The Line, by J.D. Horn (47 North, February 1, 2014)
Reviewed by Rich Magahiz
A love charm gone both right and wrong, a murder of the key member of a magical family, decades-old secrets and resentments brought to light, and a world-changing talent restored— mix these all up and put them in a setting steeped in centuries of history and you would have something approximating this debut novel by J. D. Horn.
Mercy Taylor is the unmagical “disappointment” of a powerful family in Savannah tasked with intervening magically for the benefit of humanity, maintaining the “Line” of the title. Like a more typical 20-year-old girl, her main concerns at the beginning of the story are more mundane: gaining some respect for who she is, finding love and a family of her own, and escaping the overbearing influence of her intimidating great-aunt. The boy she’s obsessed with belongs to her beautiful and powerful twin sister Maisie, which one might expect to lead to a certain amount of resentment, but not in Mercy’s case. Instead, her inclination is to make peace, even turning to the outlaw sorceress Mother Jilo for an illicit love charm that would deflect her affections away from that young man. But just at the time of her foray, the shocking murder of the Taylor family matriarch takes place. Was it by coincidence? Or was it connected with what Mercy had done in some awful way? As she pieces together fragments of information surrounding these mysteries, she finds herself in places she had never imagined and exercising powers she had always been denied.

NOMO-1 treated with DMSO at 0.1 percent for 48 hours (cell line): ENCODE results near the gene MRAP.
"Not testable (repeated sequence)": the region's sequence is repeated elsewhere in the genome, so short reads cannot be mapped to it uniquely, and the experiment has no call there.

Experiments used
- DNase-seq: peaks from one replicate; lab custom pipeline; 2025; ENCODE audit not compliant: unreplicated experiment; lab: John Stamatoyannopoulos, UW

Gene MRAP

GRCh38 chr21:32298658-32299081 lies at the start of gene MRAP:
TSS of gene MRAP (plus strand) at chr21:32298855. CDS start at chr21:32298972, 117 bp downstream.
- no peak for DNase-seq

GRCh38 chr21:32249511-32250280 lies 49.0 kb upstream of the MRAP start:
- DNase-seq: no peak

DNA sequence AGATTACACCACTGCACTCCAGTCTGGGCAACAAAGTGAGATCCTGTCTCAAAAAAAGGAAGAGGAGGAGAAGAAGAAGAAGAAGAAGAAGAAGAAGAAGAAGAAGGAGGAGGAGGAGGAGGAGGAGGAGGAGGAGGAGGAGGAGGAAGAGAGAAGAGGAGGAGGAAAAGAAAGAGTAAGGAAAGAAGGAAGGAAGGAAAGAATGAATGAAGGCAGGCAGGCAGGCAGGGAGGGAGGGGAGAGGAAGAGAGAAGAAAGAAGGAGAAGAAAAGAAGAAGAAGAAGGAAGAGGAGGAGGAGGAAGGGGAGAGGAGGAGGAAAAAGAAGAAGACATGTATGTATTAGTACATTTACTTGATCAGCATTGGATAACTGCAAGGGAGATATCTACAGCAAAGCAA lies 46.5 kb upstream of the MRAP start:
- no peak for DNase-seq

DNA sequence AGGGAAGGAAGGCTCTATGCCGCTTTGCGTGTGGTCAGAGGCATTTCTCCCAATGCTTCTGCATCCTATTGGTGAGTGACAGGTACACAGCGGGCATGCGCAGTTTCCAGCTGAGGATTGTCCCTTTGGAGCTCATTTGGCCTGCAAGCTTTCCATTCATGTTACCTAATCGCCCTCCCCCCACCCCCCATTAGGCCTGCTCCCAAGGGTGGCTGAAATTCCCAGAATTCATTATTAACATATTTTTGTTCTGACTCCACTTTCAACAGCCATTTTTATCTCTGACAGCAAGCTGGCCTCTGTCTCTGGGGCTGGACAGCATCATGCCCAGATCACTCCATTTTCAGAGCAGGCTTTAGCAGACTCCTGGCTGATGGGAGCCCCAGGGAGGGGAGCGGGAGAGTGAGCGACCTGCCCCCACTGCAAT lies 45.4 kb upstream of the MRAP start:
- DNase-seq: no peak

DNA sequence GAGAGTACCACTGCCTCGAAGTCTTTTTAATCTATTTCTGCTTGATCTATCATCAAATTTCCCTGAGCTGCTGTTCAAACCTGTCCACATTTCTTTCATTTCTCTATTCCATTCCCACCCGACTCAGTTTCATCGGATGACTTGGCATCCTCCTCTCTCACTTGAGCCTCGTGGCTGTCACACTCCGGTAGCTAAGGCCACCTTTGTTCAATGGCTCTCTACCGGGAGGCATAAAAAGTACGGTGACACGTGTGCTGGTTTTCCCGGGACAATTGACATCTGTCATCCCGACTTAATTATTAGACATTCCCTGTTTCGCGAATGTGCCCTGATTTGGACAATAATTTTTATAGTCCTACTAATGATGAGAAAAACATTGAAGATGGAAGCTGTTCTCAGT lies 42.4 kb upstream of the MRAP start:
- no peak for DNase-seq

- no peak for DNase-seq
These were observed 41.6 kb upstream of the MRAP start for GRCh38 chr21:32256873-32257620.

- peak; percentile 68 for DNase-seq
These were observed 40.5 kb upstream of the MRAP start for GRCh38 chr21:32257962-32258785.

The pace is fast with new puzzles, lies, and betrayals following hard on the conclusion of the preceding ones, particularly in the last few dozen pages. There is a full cast of characters, magical and otherwise, provided with a range of motivations to consider. The depictions of the kind of magic this world contains mostly avoided the stock tropes of fantasy.
For me, the best parts of the book were when Mercy and Mother Jilo are at odds face to face. They are poles apart, both magically and socio-economically, and it turns up in their dialogue:
“Maybe Jilo killed the old woman, and maybe she in’t. What you willing to sacrifice to find out?” she asked, the cat on her lap stretching and licking its phantom limb. “I’ve seen you going around town, telling your lies for money. You charge for lies. Jilo gonna charge you for the truth.”
Especially vivid are the scenes between the two of them beneath the real-life Candler Hospital in Savannah which has a spooky legacy of its own going back before the Civil War.
Mercy believes one set of facts about who her main antagonist is at the beginning of the book and about her own place in the grand scheme of things but comes to believe a quite different set of things by the end. Self-discovery comes at a cost, but the heroine seems up to the challenge of taking on a new set of roles. Though the central mystery is solved by then, a great many other hooks have come up to provide plenty of opportunity to continue the tale in future installments of the Witching Savannah series the author has planned.
Rich Magahiz is a contributing editor of LitChat. Read more about him here.